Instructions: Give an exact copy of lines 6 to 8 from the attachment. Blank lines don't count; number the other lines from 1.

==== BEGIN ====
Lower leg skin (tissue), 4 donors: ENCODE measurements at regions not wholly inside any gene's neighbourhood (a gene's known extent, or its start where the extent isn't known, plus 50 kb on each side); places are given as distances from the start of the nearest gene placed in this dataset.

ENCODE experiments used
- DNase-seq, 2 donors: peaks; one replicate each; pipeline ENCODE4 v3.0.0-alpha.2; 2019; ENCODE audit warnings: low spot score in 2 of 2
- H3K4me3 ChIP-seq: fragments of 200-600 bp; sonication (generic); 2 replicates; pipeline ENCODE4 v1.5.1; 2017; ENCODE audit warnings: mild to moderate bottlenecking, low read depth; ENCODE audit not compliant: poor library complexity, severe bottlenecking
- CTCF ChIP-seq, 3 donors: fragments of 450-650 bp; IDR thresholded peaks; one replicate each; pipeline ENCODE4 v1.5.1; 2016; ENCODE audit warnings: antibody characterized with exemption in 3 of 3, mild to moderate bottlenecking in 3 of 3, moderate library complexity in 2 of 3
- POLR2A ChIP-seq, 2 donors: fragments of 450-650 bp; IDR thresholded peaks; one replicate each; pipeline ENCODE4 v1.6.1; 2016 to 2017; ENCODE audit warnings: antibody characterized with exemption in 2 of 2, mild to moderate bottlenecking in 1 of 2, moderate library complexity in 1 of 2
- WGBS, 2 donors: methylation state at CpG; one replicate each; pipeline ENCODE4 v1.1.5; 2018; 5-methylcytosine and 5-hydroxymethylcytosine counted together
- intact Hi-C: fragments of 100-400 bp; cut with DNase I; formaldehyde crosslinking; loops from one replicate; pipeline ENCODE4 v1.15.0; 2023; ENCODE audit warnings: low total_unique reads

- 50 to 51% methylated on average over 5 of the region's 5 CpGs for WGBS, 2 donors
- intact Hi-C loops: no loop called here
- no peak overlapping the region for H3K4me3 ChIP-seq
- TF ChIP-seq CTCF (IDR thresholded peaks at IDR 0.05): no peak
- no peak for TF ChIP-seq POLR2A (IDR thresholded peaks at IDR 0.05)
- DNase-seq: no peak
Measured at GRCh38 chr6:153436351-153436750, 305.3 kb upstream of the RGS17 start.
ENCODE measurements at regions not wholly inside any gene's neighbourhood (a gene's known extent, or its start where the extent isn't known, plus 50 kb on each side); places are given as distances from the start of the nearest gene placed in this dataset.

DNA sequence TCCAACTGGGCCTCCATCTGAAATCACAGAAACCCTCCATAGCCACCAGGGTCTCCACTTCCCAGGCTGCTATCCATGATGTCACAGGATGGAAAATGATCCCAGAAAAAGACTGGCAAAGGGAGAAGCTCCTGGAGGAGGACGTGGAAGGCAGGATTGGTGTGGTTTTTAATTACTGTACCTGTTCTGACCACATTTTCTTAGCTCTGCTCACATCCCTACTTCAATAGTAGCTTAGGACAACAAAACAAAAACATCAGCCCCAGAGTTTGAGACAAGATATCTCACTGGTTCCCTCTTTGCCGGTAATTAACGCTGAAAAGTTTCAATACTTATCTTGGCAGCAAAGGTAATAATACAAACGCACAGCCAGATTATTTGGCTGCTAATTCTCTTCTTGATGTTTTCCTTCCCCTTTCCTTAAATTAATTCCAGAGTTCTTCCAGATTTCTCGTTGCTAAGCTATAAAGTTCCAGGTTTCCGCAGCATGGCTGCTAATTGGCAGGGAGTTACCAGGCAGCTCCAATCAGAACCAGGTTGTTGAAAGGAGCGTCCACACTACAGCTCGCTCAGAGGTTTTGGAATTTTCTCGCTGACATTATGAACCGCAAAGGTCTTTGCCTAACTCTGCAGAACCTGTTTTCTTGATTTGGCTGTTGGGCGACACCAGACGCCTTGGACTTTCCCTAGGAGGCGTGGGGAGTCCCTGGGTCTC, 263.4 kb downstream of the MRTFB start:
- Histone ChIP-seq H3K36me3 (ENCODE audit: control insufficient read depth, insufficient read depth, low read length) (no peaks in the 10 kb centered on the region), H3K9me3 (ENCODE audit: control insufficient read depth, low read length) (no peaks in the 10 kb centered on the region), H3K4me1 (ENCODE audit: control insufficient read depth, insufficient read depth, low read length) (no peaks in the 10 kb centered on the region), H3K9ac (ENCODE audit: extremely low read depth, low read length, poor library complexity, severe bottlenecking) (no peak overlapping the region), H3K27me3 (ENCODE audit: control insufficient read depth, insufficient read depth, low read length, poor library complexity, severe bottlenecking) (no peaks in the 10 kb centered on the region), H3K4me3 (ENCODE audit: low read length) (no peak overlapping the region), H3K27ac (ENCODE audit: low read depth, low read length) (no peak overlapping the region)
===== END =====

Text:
- POLR2A ChIP-seq, 2 donors: fragments of 450-650 bp; IDR thresholded peaks; one replicate each; pipeline ENCODE4 v1.6.1; 2016 to 2017; ENCODE audit warnings: antibody characterized with exemption in 2 of 2, mild to moderate bottlenecking in 1 of 2, moderate library complexity in 1 of 2
- WGBS, 2 donors: methylation state at CpG; one replicate each; pipeline ENCODE4 v1.1.5; 2018; 5-methylcytosine and 5-hydroxymethylcytosine counted together
- intact Hi-C: fragments of 100-400 bp; cut with DNase I; formaldehyde crosslinking; loops from one replicate; pipeline ENCODE4 v1.15.0; 2023; ENCODE audit warnings: low total_unique reads